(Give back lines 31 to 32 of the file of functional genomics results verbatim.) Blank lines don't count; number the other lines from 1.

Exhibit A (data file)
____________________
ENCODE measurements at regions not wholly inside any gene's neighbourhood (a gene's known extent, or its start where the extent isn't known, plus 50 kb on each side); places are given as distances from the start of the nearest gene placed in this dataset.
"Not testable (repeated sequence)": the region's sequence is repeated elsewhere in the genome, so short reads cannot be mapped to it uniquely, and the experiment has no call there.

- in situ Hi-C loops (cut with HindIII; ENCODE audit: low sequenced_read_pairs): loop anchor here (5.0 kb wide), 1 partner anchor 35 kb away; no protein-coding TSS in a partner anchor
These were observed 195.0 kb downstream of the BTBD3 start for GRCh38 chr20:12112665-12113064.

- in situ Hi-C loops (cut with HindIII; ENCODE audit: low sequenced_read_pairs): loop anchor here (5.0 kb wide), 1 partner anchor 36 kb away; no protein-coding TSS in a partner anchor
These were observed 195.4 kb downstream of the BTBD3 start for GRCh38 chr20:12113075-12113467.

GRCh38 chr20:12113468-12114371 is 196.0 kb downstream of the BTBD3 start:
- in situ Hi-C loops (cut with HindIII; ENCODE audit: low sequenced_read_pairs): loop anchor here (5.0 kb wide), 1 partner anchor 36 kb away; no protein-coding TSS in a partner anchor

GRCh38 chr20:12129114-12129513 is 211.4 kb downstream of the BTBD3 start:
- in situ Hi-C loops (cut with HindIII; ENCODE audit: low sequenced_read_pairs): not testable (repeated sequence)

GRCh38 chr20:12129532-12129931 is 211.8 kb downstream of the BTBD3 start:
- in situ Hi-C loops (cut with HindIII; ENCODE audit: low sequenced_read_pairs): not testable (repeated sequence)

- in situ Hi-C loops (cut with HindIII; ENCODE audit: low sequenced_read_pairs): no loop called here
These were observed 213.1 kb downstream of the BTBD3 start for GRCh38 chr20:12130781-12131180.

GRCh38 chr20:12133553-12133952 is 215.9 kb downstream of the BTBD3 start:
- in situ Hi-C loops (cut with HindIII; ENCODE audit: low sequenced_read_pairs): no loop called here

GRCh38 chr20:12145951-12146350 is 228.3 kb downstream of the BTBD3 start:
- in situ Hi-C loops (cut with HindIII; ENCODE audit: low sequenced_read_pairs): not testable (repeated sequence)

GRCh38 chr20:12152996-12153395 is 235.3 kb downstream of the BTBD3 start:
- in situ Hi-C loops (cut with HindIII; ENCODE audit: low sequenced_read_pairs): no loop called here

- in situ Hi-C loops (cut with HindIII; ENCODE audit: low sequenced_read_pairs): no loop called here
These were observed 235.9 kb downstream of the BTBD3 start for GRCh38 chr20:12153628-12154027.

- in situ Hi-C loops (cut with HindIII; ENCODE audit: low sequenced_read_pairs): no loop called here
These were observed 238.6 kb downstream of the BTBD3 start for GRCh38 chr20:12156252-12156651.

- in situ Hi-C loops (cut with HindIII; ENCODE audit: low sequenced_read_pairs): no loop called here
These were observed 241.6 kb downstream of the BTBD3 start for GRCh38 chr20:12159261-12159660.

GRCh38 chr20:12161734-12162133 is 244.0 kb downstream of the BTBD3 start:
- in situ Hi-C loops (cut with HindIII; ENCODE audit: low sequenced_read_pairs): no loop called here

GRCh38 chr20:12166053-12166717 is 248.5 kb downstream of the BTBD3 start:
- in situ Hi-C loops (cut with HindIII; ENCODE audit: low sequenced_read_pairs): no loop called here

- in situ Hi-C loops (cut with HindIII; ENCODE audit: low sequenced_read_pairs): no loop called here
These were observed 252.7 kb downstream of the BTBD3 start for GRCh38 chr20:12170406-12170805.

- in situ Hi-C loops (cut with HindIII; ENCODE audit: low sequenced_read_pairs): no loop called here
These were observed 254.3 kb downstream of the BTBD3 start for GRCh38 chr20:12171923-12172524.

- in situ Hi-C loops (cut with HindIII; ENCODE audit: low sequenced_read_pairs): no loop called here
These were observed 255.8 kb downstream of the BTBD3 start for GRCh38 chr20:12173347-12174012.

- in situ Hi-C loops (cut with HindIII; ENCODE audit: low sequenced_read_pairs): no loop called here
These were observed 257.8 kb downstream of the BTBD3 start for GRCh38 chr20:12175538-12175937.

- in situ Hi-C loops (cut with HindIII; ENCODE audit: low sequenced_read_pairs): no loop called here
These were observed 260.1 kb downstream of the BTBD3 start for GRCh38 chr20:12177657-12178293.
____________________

- in situ Hi-C loops (cut with HindIII; ENCODE audit: low sequenced_read_pairs): no loop called here
These were observed 252.7 kb downstream of the BTBD3 start for GRCh38 chr20:12170406-12170805.